First off, everyone loves the big chart. Here’s my big chart from Twitter analytics.
That’s a nice number, don’t you think? 96,000+ impressions, that’s a solid reach. (When I wrote this in 2014 – 317,700 impressions were 3X higher). And they are virtually free. (I don’t pay to promote any of my own tweets.) I’m still experimenting with some client accounts, but I’ve not seen any good reason to continue.
So yes, I’m very influential according to this Twitter chart. Of course, I’ve worked up my following over years to just over 20,000 followers. And I’ve been pretty judicious with my growth strategy, trying to keep this account focused 100% on digital marketing and social media. Still, the reach on Twitter when I have 20,000 followers is a lot less than you might think. Here are the numbers on my TOP Tweet in the last 28 days.
So, let me get this straight. I have 20k+ followers and my average reach is 15 – 20 people. (Written in 2014 when my reach was about 150 people per tweet.) That’s messed up. (Okay, so Twitter’s analytics only takes into account viewers on Twitter.com and not all the people using tools like Tweetdeck or Hootsuite.) I use Bit.ly to create trackable links so I can measure the actual reach, but nothing quite as pretty as Twitter’s analytics.) Still, that is only 0.5% of my followers that see my post, much less have a chance to “engage” with it. Here is a nice graph that Twitter provides of my 28-day reach.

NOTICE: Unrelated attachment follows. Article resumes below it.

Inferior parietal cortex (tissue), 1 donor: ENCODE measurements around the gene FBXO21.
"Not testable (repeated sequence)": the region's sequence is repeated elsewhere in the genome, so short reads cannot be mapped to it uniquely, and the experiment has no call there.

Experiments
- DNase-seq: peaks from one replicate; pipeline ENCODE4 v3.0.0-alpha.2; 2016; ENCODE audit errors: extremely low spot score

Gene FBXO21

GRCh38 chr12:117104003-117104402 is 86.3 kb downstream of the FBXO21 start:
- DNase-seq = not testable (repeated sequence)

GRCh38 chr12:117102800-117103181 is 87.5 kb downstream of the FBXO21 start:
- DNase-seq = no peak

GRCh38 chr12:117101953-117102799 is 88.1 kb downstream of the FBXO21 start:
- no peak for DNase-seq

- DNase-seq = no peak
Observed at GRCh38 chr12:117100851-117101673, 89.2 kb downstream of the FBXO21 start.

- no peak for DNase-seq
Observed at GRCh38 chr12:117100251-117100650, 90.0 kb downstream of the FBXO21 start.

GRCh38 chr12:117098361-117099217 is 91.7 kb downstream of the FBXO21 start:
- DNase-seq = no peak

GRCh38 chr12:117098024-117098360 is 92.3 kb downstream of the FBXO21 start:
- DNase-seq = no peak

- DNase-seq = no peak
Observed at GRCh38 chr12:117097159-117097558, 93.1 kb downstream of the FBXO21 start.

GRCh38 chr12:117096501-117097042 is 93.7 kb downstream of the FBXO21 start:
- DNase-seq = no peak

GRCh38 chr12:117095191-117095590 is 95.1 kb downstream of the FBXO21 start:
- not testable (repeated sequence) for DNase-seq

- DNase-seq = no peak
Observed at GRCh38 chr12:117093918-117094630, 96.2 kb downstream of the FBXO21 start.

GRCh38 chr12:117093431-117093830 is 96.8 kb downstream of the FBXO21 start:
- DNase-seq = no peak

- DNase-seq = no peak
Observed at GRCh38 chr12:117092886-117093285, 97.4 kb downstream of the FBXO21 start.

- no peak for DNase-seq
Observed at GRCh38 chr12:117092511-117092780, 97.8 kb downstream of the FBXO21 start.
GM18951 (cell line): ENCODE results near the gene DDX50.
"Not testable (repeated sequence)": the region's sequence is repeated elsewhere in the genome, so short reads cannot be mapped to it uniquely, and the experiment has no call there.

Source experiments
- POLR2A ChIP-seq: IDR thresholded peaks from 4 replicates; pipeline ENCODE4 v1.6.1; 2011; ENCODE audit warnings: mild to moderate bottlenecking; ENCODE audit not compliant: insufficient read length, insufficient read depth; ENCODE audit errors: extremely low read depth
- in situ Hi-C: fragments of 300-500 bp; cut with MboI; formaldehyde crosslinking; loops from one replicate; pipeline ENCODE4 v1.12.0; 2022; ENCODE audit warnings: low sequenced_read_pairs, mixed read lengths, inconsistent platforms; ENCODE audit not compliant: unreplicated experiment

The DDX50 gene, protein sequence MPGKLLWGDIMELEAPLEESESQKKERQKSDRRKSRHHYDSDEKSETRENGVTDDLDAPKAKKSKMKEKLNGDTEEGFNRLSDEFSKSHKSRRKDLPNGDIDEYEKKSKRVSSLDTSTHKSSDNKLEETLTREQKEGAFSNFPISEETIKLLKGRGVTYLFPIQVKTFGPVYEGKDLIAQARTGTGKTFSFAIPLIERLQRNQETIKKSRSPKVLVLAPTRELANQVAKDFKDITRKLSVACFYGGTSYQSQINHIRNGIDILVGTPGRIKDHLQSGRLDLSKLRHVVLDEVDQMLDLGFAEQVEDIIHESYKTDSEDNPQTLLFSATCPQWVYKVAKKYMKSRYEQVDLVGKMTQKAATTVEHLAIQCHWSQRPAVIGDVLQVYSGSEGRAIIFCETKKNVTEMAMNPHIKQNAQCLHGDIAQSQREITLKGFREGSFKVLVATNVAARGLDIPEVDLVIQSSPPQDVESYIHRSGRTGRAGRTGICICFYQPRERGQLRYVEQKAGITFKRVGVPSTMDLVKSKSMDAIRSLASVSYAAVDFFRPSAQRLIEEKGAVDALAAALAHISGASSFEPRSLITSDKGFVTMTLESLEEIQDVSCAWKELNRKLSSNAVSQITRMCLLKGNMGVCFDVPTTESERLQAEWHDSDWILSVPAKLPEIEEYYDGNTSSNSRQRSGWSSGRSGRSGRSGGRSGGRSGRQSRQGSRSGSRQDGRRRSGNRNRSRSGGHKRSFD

So what’s the key to making Twitter work for you? Um… You Tweet a lot! And you stay on message. If I started tweeting random facts (ala Guy Kawasaki) or coupons my following would start leaving. I can tell the health of my following better with an external tool like bit.ly where I can actually see how many people clicked on a link from a tweet in any tool. All clicks, rather than just the ones Twitter.com sees and records.
I can also watch my site when I tweet a link and see how quickly the traffic jumps to my page. A good tweet will bring approximately 5 people per tweet to a post I am promoting. (In 2014 it was about 25 visits per tweet.) I can tell when I’m on the mark by the response I get in real-time. Bad tweets, or off-topic, low engagement on my blog. Good tweet, I get RTs (retweets) and replies.
Go check out how your tweets are doing. Here’s the link https://analytics.twitter.com/ To add another layer of information, I use a tool like bit.ly to see how a link within any tweet is doing. And because bit.ly is an external tool, it can track the links much more accurately than Twitter. And you can set bit.ly to be your default shortener inside Tweetdeck or Hootsuite. (You are using a Twitter tool, right?) Here’s what my Twitter command system looks like in Tweetdeck for my four primary Twitter accounts.
I sincerely hope Elon does not fk up Tweetdeck.
You may have to tweak your tweeting habits a bit to get maximum results. And if you watch your analytics and bit.ly accounts you can tell when you’re on the mark. You will still need to ramp up your following to get free reach. But that 0.5% exposure is almost free and good for business.
Be a good tweeter. Learn what your audience is engaged with. And when you find a formula that works repeat it. Don’t repeat the tweet, but it is quite okay to tweet a lot. Imagine that 1% of your followers might see ANY tweet. And do the math from there.
John McElhenney — let’s connect online
@jmacofearth & Facebook & LinkedIn & The Whole Parent
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